A thermal data logger is an intuitive tool, designed to collate data sets involving the temperature conditions of a process over time. However, a thermal data logger differs from a temperature monitor, which is an instrument designed for process control and ongoing thermal monitoring. While a typical temperature monitor does not internally store data points, there is a degree of overlap between the two in terms of applicability and functionality.
Similarities Between Data Loggers and Temperature Monitors
Thermal data loggers and temperature monitors both rely heavily on thermocouple sensory inputs to assess the component’s thermal values or a sample under test. They consist of wired metal junctions that are integrated into a variety of laboratory equipment, such as heating chambers or mantles. The alloy wires’ outstanding thermal conductivity thereby enables heat propagation across a broad temperature range. The data logger or temperature monitor then converts this heat into an electrical signal.
Typically, real-time thermal monitoring is made possible by the display of this information on a simple user interface. With a full-color LCD display, Glas-Col’s 12 Channel Data Logger supports continuous process monitoring, facilitating the easy viewing of the twelve separate sensory channels. Moreover, Glas-Col’s digital logging thermometer also boasts a legible display with simplified controls and an intuitive hold function that temporarily locks temperature readings on screens to support manual data logging.
Difference Between Data Loggers and Temperature Monitors
The main similarity between a thermal data logger and a temperature monitor is the method by which data is acquired. However, the two differ significantly in terms of capacity, functionality, device footprint, and applicability.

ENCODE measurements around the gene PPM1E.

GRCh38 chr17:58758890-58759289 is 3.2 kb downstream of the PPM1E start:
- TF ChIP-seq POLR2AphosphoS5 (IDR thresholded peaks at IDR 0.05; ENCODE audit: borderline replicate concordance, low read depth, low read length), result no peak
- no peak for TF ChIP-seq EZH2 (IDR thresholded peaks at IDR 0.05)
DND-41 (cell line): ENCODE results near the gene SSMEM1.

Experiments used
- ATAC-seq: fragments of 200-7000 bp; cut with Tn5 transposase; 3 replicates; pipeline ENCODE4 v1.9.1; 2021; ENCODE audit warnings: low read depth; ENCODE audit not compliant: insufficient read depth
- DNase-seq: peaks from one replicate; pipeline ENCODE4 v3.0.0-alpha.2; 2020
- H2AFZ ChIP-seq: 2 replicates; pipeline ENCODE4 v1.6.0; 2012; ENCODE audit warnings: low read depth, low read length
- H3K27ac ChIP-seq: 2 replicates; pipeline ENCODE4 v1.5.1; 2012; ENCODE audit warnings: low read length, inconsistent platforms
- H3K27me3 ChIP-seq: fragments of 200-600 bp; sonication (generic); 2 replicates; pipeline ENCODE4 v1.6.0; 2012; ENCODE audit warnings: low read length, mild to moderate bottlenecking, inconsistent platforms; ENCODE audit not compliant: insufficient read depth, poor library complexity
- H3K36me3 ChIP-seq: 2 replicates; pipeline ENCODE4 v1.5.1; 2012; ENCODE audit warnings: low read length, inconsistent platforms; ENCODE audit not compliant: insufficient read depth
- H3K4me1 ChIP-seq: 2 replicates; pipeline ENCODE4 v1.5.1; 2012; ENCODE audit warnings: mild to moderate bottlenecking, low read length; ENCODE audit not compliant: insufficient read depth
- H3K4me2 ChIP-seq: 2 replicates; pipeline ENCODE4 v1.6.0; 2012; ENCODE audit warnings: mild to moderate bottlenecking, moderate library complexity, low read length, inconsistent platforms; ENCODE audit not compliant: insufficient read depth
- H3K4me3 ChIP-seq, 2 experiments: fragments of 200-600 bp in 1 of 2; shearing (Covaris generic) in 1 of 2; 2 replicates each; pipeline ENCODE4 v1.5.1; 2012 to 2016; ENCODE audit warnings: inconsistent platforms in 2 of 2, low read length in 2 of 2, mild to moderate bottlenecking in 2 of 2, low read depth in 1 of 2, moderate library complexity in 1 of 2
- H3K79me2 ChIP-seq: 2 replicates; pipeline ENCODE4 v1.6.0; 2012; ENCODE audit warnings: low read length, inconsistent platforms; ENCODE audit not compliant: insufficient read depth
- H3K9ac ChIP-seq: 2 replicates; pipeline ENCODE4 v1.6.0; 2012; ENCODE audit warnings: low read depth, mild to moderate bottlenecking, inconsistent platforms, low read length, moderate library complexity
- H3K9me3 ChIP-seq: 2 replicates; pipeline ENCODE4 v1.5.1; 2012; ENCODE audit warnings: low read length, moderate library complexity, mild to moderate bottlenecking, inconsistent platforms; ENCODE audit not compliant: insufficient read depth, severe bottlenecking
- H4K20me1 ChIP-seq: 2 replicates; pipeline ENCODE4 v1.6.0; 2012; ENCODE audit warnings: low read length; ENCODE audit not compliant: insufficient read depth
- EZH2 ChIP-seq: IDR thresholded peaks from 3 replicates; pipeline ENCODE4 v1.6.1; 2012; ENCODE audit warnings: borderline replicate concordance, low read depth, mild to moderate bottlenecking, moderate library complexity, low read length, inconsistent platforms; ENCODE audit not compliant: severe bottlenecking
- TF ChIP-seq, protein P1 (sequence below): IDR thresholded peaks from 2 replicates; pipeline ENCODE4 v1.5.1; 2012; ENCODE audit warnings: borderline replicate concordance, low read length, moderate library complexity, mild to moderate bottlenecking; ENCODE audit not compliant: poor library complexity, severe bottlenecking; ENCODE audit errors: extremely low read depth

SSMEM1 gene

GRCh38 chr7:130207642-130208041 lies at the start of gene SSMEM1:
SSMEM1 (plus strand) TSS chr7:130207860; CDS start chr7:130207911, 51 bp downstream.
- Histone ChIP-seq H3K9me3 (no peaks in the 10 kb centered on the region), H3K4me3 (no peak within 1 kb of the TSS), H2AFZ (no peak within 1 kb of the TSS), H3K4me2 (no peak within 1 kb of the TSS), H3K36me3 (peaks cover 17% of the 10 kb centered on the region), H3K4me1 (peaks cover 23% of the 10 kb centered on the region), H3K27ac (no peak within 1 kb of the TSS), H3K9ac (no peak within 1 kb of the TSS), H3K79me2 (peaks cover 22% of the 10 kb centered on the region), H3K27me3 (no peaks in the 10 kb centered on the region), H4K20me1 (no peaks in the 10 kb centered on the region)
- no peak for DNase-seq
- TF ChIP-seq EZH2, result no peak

Typically used for more demanding, higher throughput process monitoring, a thermal data logger has separate thermocouple channels for up to twelve distinct measurements simultaneously. The Glas-Col 12 Channel Data Logger, for instance, can continuously monitor and collect complex data points across each of these channels, with automatic internal storage that eliminates the chances of human error. The data logger is wholly compatible with Glas-Col’s three leading thermocouple types, with potential temperature readings ranging from -200 °C – 1372 °C (-328 °F – 2502 °F).
Glas-Col’s temperature monitors do not boast the data logger’s automated capabilities, and are therefore incapable of collecting data across a broad selection of sensory inputs. However, the digital logging thermometer can operate with almost universal thermocouple input. What’s more, it possesses a low footprint design suitable for portable process monitoring and temperature readings in the field.
Thermal Monitoring with Glas-Col
Glas-Col’s 12 Channel Data Logger is an ideal match for high throughput laboratory applications, while the company’s temperature monitors are preferred for manual process monitoring – especially where multiple readings or automated dataset collection is not required.
Glas-Col supplies a wide variety of thermal monitoring equipment to supplement these measurement techniques.
This information has been sourced, reviewed and adapted from materials provided by Glas-Col.
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